Andy Murray in doubt for doubles as GB hopes hang by thread

A solemn Andy Murray faces the media after his defeat. Picture: Clive Brunskill/Getty Images
A solemn Andy Murray faces the media after his defeat. Picture: Clive Brunskill/Getty Images
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Andy Murray will decide this morning whether he is up to partnering brother Jamie in the Davis Cup doubles after losing the longest match of his career.

Today’s rubber, in Glasgow, is do or die for Great Britain who now have only slim hopes of being able to defend the trophy they won in Belgium last year in November’s final.

The semi-final currently favours Argentina, with Kyle Edmund losing to Guido Pella after Murray had been bettered by Juan Martin Del Potro in the opening head to head, which went to five sets and lasted a gruelling five hours and seven minutes.

Captain Leon Smith will keep his opposite number guessing as long as he can before naming the pair who will take to the court.

The Murray brothers have won five out of five Davis Cup doubles and would be the preferred option, but the marathon yesterday means the world No 2, who made the difficult choice to play in the opener rather than join his brother at their grandfather’s funeral, has said he is not sure if he will have enough in the tank to see him through another two matches in two days.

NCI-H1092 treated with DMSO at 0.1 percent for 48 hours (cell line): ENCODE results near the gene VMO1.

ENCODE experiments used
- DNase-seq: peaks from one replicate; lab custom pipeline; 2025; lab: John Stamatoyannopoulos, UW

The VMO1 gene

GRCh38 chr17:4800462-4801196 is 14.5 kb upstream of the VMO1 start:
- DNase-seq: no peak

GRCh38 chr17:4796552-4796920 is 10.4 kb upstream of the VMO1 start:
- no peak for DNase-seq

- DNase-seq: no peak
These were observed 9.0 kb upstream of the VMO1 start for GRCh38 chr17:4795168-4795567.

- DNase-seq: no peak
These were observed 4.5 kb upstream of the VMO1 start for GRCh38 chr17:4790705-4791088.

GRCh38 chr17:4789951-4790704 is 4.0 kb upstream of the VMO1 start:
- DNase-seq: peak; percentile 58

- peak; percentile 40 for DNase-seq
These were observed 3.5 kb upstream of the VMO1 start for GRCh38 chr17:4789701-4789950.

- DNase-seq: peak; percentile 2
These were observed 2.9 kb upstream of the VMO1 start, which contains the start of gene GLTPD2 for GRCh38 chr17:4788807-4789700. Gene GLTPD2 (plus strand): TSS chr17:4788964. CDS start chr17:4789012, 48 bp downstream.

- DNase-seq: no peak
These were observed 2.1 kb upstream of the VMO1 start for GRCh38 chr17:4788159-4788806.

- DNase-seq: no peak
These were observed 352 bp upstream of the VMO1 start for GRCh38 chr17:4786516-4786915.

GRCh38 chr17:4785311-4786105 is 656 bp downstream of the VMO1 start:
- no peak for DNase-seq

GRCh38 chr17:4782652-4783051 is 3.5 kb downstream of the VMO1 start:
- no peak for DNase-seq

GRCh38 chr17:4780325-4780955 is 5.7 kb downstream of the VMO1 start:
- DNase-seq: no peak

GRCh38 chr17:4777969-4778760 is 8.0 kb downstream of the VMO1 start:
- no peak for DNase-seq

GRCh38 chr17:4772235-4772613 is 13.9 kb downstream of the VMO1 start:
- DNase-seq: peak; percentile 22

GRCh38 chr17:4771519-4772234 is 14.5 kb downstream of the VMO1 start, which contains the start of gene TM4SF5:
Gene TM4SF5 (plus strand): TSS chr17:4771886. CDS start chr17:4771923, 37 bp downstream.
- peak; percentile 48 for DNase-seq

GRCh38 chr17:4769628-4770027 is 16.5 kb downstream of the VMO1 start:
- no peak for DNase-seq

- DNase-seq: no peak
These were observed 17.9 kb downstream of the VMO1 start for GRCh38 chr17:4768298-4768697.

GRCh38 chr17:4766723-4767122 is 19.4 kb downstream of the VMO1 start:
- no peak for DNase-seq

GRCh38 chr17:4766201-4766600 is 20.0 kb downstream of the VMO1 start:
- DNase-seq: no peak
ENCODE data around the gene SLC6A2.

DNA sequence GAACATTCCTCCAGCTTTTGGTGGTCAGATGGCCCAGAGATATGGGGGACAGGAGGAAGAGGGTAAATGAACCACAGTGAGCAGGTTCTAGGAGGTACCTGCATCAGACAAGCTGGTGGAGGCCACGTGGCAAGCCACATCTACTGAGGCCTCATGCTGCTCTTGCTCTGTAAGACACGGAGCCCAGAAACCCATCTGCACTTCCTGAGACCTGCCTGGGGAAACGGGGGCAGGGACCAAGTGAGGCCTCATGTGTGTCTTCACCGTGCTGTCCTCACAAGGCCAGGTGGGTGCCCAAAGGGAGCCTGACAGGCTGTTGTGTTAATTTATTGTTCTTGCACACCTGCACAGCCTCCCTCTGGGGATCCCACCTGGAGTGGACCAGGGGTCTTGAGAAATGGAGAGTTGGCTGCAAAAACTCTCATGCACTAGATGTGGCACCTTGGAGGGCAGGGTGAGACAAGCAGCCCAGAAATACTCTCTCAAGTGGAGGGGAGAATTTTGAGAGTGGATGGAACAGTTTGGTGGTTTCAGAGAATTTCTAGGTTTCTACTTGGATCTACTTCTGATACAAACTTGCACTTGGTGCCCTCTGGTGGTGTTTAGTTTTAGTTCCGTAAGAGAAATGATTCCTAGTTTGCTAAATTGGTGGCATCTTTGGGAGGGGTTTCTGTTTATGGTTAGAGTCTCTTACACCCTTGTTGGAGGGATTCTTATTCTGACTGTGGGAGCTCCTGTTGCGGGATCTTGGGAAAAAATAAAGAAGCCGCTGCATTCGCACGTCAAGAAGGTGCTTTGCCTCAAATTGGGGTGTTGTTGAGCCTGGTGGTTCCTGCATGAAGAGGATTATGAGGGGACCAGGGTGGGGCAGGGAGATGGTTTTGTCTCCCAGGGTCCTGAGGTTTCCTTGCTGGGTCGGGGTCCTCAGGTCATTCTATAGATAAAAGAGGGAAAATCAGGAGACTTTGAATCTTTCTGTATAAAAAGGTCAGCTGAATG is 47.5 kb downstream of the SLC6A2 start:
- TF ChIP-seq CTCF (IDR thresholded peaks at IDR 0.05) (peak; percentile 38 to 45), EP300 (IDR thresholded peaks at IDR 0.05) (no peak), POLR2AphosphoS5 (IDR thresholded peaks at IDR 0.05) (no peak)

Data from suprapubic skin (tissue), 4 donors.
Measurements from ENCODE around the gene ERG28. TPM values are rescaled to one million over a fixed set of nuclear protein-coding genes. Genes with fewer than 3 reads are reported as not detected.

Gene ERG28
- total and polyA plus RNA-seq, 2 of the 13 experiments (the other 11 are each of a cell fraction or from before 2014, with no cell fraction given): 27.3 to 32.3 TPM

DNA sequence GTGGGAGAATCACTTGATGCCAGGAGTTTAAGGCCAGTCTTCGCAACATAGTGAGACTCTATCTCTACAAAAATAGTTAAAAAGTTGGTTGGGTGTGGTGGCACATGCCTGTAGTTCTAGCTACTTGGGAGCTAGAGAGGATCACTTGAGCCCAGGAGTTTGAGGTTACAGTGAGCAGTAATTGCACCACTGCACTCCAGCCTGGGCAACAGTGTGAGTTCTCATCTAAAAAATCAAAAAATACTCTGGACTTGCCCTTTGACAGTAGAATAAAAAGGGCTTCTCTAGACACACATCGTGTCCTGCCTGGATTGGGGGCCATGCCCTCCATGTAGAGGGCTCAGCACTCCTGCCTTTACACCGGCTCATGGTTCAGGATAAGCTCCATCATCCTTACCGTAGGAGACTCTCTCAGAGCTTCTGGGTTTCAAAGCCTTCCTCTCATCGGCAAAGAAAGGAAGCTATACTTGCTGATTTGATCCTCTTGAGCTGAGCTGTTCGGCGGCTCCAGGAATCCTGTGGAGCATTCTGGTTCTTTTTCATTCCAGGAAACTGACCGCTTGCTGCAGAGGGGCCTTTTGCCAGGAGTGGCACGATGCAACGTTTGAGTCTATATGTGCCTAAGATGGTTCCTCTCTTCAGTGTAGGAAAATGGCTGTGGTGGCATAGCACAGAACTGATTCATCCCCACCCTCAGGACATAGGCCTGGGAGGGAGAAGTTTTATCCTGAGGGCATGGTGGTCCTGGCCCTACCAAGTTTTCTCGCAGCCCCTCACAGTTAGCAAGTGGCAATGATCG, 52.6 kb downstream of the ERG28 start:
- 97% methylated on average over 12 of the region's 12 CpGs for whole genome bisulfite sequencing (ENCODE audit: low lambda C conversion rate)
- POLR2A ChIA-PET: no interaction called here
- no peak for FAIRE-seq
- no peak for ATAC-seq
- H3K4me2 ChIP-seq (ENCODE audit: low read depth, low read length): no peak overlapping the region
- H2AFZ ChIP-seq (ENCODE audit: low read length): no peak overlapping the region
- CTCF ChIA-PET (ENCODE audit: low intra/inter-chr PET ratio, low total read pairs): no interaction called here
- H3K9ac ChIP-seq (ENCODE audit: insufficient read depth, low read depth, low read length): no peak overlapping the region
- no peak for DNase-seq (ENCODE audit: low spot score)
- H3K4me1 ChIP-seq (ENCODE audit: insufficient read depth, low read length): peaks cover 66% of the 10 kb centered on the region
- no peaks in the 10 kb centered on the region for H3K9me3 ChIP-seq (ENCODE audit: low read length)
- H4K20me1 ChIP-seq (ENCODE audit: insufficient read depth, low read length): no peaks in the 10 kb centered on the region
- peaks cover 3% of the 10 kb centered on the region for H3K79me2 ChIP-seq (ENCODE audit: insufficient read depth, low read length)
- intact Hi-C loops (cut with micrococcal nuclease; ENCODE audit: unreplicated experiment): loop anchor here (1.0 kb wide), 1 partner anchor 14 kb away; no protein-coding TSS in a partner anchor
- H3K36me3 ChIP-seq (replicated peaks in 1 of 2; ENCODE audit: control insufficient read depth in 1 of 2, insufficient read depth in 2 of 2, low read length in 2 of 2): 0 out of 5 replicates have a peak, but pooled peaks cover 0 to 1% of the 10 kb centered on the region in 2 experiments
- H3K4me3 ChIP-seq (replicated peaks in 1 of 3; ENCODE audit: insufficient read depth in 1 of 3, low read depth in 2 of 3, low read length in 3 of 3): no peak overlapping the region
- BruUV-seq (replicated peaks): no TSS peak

“I’ve never played a match that long, so we’ll have to see how I am tomorrow when I wake up,” he said in the aftermath of his loss. “I will probably make a decision then. But I’ve never played a match that long. I’ve played matches close to that length – but none after an extremely long stretch of playing. So I don’t know how I’ll feel when I wake up.”

Prior to yesterday’s encounter the longest he had spent on court was four hours 54 minutes, in the epic 2012 US Open final tussle with Novak Djokovic. Del Potro’s record was four hours 43 minutes, at Wimbledon in 2013.

“Yeah, it was tough,” said Murray. “I don’t know if it was a factor at the end. Both of us were pretty tired at the end. Both of us were going to be tired after that.”

Happy with the way he played despite losing his first ever home Davis Cup rubber, Murray insisted there had been very little between the players.

“I mean, it’s very fine margins. That happens in tennis, happens in sport sometimes. It could have gone either 

“He just played a little bit better in the fifth set. But there wasn’t much difference in the match, really. I’m very proud of how I played. I thought I did fantastic. I fought for every point, tried as best as I could. That’s all you can do. So I did great.

“Doubles is always a tough match and if I recover OK, I’ll be the favourite to win the match on the Sunday [as well]. There’s no reason why Kyle or Dan [Evans] couldn’t push Juan hard. After the match we’ve had today I don’t know whether he will play tomorrow, either. We’ll have to wait and see how the weekend plays out.”

It was a draining match in front of an exuberant crowd, with Del Potro, who had run Murray so close in the Olympic final in Rio, showing the quality that had earned him a grand slam title and a world ranking of four before wrist injuries curtailed his career.

He admitted that he was unsure if he would take to court in this afternoon’s doubles. “I’m so tired. I’ve got cramps everywhere. I think it was the longest match of my career and I won it against Andy, playing here, it’s very special for me – and also the way of my tennis. I think we both played for five hours at a very high level,” he said.

“I will try to recover as well and as fast as I can but it’s not going to be easy.”